The global demand for ammonia is growing, and production is expected to increase by over 600 Mt by 2050, according to the most recent UMAS report. This is due to the growing demand for ammonia in the energy transport, thermal power generation, and maritime shipping sectors. The Getting to Zero Coalition is working towards commercially viable zero-emissions vessels along deep-sea trade routes by 2030.

Another fuel source can be taken from the production of low-carbon hydrogen through capturing produced CO2 and converting hydrocarbon feedstocks with natural gas, as seen with Topsoe’s autothermal reformer technology. This way, GHG emissions can be significantly reduced, and low-carbon hydrogen and ammonia can be produced and deployed at scale for a reasonable cost.

Beginning our research in innovating low-carbon fuel solutions over 20 years ago, Topsoe possesses both the expertise and the technologies needed to transform renewable electricity, biomass, and waste into green hydrogen and green ammonia, eMethanol, eFuels, and biofuels that will power a sustainable future.

We are one of a few companies that has the full Power-to-X value proposition, underpinned by our proprietary SOEC (Solid Oxide Electrolyzer Cell) technology. Power-to-X is the conversion of renewable energy sources, generated from wind, sun, or water, to green hydrogen or different energy carriers such as green ammonia or methanol that can be used in energy-intensive sectors, including shipping. We are one of the few companies capable of facilitating the production and large-scale availability of next-generation fuels and chemicals. We are already engaged in several projects aimed at proving the viability of SOEC, including the NEOM project, announced in July 2020, for which we will deliver the world's largest green ammonia plant.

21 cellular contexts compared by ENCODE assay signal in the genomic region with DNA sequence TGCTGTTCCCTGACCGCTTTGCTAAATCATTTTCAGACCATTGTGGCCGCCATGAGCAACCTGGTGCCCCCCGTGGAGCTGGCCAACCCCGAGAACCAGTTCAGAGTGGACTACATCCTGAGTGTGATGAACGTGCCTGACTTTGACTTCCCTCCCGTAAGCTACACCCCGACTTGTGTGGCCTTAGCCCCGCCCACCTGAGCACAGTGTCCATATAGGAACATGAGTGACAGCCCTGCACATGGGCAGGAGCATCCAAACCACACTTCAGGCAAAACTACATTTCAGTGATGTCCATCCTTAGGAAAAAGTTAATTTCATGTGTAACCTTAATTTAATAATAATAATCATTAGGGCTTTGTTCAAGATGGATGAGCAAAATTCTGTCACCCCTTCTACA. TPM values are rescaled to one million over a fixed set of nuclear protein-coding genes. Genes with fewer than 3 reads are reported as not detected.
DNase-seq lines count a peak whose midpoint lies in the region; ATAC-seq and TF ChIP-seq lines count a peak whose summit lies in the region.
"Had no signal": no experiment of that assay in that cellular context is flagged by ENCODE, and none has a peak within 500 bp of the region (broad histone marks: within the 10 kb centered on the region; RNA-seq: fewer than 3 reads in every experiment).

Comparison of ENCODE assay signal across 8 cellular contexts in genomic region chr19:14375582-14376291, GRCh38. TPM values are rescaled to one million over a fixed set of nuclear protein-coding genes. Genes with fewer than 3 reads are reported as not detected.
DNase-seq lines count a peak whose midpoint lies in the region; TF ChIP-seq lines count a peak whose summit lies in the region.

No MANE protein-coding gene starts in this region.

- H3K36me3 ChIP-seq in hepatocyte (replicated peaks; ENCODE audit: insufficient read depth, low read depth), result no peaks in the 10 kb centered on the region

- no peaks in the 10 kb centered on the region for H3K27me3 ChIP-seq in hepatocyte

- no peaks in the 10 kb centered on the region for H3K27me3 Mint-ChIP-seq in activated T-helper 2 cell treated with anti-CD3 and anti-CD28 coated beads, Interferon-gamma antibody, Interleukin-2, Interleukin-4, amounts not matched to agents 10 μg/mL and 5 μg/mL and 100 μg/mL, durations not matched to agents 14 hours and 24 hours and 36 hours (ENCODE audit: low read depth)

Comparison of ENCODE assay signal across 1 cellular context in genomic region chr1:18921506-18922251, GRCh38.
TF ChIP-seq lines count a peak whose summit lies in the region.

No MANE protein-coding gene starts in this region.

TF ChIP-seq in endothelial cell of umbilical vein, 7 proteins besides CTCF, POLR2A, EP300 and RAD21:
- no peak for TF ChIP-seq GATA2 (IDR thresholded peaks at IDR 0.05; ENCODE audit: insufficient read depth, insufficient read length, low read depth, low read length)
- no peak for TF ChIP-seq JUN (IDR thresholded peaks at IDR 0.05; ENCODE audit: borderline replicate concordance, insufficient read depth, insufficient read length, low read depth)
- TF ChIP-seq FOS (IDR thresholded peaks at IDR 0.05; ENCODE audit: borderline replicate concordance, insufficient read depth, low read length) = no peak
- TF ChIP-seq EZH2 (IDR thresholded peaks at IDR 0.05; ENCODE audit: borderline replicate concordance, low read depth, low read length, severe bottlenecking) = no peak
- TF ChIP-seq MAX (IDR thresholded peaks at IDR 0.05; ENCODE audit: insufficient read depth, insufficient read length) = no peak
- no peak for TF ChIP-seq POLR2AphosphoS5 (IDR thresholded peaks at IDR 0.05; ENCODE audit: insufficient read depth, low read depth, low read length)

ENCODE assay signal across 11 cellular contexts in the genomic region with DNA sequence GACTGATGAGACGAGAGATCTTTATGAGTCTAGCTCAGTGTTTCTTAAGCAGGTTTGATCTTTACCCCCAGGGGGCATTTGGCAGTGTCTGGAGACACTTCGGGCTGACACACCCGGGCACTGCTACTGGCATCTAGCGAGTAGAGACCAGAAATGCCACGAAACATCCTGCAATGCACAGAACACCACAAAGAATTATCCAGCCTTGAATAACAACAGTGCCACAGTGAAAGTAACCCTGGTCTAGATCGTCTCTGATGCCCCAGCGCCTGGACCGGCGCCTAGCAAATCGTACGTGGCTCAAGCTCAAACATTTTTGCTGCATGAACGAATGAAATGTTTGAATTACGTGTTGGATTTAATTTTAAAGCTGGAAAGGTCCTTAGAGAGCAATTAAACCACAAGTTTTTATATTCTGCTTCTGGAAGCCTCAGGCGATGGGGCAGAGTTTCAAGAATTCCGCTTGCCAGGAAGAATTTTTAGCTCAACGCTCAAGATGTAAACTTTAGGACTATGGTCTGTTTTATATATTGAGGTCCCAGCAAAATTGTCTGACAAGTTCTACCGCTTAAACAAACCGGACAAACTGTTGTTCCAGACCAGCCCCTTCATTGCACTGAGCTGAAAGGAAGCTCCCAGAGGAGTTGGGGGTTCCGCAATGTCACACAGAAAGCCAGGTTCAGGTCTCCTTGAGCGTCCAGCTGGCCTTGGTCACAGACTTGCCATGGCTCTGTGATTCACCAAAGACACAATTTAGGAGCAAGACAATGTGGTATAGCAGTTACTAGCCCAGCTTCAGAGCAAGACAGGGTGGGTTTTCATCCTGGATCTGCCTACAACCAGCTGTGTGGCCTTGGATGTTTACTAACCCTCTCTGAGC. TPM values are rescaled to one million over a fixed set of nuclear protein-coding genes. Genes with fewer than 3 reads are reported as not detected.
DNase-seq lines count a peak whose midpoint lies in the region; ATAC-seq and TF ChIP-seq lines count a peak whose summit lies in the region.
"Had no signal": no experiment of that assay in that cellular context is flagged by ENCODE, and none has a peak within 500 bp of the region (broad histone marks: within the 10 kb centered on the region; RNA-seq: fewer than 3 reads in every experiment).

We are proud to be involved in The Liquid Wind Consortium to build an e-methanol production facility – named FlagshipONE – in Sweden. Topsoe provides engineering, procurement and fabrication capabilities for the facility’s e-methanol technology, a so-called e-methanol Loop, as well as pre-assembled modules for the facility and free-standing equipment such as the methanol reactor and distillation columns.

FlagshipONE was developed by the Liquid Wind-consortium, which consists of developers, energy and technology companies that develop, finance, and build commercial-scale facilities to produce green e-fuels.

FlagshipONE has been acquired by Ørsted and is the first of the Liquid Wind-projects to be built. Operation is expected in 2025 with an estimated output of 50,000 tons per year of e-methanol from renewable energy and biogenic CO2, which can fuel one large ocean-going vessel or several ferries.

[1] Global Maritime Forum, “Five percent zero emission fuels by 2030 needed for Paris-aligned shipping decarbonization”, by Peder Osterkamp and Dr. Tristan Smith, March 2021.